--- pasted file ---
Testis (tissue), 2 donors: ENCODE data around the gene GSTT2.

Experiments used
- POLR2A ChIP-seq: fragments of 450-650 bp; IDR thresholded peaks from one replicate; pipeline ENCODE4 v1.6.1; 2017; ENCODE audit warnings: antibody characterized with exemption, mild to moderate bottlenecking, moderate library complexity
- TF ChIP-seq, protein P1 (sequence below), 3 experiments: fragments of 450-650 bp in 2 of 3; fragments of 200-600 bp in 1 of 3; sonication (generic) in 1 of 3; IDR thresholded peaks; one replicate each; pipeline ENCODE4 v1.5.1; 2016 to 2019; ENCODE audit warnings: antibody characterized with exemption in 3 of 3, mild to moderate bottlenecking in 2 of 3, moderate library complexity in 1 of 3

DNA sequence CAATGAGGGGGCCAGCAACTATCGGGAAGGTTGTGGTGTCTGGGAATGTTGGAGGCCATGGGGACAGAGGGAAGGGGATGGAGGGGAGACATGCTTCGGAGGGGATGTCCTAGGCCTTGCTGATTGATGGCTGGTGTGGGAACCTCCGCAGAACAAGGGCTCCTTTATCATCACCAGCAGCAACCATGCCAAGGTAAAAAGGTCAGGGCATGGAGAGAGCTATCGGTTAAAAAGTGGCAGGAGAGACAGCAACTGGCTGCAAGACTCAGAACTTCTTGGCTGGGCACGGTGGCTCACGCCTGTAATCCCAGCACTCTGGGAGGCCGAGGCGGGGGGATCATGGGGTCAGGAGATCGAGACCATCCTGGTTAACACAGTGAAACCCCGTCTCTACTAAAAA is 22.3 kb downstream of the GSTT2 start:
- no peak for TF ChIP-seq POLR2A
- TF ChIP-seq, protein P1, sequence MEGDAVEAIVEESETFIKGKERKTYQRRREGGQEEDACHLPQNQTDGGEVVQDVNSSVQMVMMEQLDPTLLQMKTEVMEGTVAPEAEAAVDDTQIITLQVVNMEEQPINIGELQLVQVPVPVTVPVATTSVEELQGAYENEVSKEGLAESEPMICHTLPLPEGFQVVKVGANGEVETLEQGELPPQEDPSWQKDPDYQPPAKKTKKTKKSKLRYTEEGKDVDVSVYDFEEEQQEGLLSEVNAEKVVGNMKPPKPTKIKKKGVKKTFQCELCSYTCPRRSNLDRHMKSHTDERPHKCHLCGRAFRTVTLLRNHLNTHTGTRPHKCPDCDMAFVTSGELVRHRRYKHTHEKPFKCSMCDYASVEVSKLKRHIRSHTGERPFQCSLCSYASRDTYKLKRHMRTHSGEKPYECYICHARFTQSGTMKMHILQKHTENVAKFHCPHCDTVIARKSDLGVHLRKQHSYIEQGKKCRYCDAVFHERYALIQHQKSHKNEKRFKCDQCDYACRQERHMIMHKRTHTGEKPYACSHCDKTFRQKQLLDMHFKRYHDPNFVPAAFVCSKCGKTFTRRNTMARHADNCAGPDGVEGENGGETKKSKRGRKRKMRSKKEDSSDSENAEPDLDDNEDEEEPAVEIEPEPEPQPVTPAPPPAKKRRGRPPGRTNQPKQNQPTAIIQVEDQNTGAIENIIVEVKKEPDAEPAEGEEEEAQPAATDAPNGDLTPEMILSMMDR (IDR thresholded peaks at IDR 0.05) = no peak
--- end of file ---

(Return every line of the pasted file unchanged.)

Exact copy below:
Testis (tissue), 2 donors: ENCODE data around the gene GSTT2.

Experiments used
- POLR2A ChIP-seq: fragments of 450-650 bp; IDR thresholded peaks from one replicate; pipeline ENCODE4 v1.6.1; 2017; ENCODE audit warnings: antibody characterized with exemption, mild to moderate bottlenecking, moderate library complexity
- TF ChIP-seq, protein P1 (sequence below), 3 experiments: fragments of 450-650 bp in 2 of 3; fragments of 200-600 bp in 1 of 3; sonication (generic) in 1 of 3; IDR thresholded peaks; one replicate each; pipeline ENCODE4 v1.5.1; 2016 to 2019; ENCODE audit warnings: antibody characterized with exemption in 3 of 3, mild to moderate bottlenecking in 2 of 3, moderate library complexity in 1 of 3

DNA sequence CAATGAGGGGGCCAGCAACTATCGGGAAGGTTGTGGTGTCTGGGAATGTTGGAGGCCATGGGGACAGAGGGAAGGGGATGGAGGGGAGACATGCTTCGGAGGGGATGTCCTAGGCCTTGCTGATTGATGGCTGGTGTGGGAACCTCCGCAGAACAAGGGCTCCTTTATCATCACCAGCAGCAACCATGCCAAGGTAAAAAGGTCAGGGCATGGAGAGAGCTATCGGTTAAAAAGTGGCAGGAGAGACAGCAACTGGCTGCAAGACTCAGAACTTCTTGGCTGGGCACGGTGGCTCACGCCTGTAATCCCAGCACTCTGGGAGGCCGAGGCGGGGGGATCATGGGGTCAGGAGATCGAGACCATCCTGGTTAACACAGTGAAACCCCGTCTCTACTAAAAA is 22.3 kb downstream of the GSTT2 start:
- no peak for TF ChIP-seq POLR2A
- TF ChIP-seq, protein P1, sequence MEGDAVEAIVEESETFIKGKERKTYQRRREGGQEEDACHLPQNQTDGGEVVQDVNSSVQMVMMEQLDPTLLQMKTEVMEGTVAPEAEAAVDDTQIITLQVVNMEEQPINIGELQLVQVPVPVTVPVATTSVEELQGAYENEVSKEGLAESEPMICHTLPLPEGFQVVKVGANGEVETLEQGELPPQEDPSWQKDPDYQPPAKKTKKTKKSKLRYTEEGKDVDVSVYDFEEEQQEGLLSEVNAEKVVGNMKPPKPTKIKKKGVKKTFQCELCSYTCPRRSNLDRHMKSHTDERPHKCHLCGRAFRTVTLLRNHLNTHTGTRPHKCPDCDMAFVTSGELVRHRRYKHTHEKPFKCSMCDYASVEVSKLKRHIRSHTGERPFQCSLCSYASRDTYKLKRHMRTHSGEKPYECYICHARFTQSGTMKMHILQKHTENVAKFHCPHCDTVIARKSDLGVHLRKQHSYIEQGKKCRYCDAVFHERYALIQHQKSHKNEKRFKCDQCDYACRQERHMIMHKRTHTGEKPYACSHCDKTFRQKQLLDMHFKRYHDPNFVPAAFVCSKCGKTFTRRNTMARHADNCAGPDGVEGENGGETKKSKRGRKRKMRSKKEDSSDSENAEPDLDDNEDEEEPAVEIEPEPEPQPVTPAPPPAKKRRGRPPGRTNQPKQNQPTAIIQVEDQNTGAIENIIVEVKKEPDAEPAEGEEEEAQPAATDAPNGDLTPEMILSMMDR (IDR thresholded peaks at IDR 0.05) = no peak